- Daily except Mon. from 10 A.M. to 6 P.M. (9 P.M. on Fri)
- Mitsubishi Ichigokan Museum, 2-6-2 Marunouchi, Chiyoda-ku, Tokyo - Map
- ¥1,900 for adults, ¥1,000 for students
- 3-minute walk from Nijubashimae station, 5-minute walk from Tokyo station and Yurakucho station
Like many of the hallmark buildings of Marunouchi, the Neo-Baroque style of architecture is a characteristic of many European empires including France. The Paris Opera House, also called Palais Garnier, is one of the most iconic examples of Neo-Baroque architecture. Artizon Museum, located on the Yaesu side of Tokyo Station, is currently holding a special exhibit celebrating the history and the craftsmen behind the cultural institution.
The exhibit takes the audiences through the development of the opera house from when it was first laid out on paper to present-day usage. Sketches of ceiling paintings and photographs of the building’s construction welcome visitors to the exhibit, followed by an array of drafts for set design, costume as well as music sheets of opera shows.
This collection of behind-the-scenes planning reveals the craftsmanship and the attention to detail that often goes unnoticed by the audience. Displaying these works under the theme of the Paris Opera House allows visitors to peel into the layers of opera culture and the collaborative work of numerous artists that make up a history of performance art.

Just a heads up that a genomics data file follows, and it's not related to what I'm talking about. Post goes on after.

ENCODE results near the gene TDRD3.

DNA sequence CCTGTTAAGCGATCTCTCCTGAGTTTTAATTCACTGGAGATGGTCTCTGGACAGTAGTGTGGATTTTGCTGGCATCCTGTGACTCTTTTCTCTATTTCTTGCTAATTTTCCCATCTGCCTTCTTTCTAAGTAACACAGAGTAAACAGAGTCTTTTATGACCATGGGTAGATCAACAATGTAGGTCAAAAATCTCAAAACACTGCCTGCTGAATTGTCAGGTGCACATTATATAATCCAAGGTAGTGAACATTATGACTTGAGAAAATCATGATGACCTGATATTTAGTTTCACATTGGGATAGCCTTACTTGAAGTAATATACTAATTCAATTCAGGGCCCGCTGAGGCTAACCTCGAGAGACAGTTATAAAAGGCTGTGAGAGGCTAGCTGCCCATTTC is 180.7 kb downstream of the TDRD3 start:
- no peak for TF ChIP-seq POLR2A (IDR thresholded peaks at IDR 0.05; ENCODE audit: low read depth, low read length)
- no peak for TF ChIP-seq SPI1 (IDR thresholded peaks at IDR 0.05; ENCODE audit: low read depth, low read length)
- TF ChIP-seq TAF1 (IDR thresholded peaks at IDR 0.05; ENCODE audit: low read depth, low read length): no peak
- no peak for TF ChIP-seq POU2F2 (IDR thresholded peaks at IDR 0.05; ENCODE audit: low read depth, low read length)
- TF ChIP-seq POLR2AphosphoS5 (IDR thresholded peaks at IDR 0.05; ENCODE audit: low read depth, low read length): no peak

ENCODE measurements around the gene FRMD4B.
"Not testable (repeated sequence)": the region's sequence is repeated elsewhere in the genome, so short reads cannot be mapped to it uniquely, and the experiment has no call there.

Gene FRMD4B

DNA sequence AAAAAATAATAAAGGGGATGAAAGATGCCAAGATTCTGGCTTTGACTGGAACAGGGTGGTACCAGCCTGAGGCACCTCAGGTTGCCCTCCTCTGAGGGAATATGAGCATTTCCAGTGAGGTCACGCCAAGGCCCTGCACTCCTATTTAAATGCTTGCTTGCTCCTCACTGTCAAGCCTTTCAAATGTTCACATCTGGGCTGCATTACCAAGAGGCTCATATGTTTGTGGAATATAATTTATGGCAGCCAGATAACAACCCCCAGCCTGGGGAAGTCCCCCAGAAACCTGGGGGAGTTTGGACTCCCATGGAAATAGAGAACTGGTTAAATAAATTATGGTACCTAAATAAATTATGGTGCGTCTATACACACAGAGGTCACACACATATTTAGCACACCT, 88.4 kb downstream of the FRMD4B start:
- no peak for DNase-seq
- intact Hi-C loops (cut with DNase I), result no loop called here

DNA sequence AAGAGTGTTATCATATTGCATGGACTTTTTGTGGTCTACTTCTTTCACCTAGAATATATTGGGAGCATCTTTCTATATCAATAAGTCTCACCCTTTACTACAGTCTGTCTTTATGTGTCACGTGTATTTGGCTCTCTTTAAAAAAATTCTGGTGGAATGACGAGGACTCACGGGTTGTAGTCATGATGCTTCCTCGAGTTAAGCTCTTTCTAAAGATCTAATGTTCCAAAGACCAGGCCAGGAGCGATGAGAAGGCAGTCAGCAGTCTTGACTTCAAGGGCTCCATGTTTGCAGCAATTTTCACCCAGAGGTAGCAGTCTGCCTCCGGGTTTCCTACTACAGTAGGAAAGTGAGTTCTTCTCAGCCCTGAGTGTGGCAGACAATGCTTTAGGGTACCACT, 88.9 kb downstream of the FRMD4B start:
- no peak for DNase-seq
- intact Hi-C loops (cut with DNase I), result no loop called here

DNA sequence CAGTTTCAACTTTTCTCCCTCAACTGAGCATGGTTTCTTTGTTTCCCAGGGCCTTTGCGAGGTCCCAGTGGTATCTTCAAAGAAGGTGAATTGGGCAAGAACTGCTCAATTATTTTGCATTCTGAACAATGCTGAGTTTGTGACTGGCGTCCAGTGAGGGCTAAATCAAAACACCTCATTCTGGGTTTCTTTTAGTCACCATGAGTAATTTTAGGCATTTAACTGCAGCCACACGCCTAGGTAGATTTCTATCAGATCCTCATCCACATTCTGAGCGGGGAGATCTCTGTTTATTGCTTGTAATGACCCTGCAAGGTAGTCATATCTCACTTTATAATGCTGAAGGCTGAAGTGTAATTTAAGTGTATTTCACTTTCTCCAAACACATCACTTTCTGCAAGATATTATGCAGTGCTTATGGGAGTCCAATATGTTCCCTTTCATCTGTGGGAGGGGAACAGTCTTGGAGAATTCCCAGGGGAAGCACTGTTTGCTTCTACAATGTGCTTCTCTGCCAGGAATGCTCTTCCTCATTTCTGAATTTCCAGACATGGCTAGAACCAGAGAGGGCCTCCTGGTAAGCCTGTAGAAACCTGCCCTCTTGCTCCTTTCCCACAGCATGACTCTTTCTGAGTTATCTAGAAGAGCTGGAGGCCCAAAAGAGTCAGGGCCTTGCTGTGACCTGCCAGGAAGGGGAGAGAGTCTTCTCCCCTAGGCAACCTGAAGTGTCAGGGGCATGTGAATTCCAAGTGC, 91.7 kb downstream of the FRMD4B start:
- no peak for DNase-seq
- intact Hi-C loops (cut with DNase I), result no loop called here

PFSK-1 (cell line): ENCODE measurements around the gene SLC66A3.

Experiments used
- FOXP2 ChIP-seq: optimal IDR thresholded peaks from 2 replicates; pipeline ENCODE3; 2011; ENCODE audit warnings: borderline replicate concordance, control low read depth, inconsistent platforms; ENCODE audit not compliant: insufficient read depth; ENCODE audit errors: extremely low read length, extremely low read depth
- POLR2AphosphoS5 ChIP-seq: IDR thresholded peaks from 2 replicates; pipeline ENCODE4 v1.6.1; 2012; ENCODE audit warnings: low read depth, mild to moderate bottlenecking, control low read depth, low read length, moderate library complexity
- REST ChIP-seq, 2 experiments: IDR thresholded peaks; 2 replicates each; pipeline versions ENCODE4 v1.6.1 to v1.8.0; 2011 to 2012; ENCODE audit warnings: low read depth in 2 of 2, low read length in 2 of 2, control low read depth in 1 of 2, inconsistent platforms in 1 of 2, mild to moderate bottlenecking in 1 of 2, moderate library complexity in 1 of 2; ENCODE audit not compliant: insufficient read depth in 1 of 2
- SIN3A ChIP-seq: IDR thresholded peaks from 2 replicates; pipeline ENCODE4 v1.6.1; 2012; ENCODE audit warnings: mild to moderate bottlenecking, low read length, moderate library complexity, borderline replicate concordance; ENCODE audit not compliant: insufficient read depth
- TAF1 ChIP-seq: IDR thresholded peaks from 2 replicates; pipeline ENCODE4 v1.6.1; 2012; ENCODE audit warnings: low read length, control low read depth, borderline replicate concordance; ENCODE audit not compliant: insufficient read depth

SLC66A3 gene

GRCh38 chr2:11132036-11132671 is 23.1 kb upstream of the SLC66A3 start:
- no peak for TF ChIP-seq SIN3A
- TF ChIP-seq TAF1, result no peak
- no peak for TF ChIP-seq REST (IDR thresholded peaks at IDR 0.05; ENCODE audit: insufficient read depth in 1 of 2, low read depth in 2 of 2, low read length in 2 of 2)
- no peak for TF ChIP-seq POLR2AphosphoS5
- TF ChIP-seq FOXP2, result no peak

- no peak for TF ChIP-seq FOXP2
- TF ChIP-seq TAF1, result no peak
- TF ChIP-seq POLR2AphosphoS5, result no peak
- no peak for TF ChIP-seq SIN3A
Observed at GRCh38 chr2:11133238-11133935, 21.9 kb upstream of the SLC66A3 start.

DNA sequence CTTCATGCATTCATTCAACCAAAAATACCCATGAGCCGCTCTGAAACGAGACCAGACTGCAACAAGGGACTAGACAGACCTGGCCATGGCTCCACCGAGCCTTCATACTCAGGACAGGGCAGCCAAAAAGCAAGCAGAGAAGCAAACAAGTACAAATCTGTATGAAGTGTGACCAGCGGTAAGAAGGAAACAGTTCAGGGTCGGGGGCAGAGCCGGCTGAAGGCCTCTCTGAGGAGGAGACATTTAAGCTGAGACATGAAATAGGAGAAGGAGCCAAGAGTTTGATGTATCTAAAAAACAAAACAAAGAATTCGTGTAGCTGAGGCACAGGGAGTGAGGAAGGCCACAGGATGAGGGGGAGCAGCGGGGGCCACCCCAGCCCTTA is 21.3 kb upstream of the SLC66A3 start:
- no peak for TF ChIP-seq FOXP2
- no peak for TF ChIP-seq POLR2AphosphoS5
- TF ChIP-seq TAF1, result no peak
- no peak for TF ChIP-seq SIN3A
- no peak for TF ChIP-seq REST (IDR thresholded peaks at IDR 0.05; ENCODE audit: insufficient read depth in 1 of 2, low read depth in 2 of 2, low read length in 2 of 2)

The two versions of the painting are displayed next to each other for the first time. Both depict gentlemen and courtesans interacting in a masked ball.
Take this opportunity to also look at paintings depicting spectators of the opera. Many artworks illustrate high-class lifestyles often associated with the performing art form. The exhibit’s meticulous look at the history of the Paris Opera provides a visually-interesting educational experience for all.
- Now through Sun, Feb. 5, 2023
- Daily except Mon. from 10 A.M. to 6 P.M. (8 P.M. on Fri)
- Artizon Museum, 1-7-2 Kyobashi, Chuo-ku, Tokyo - Map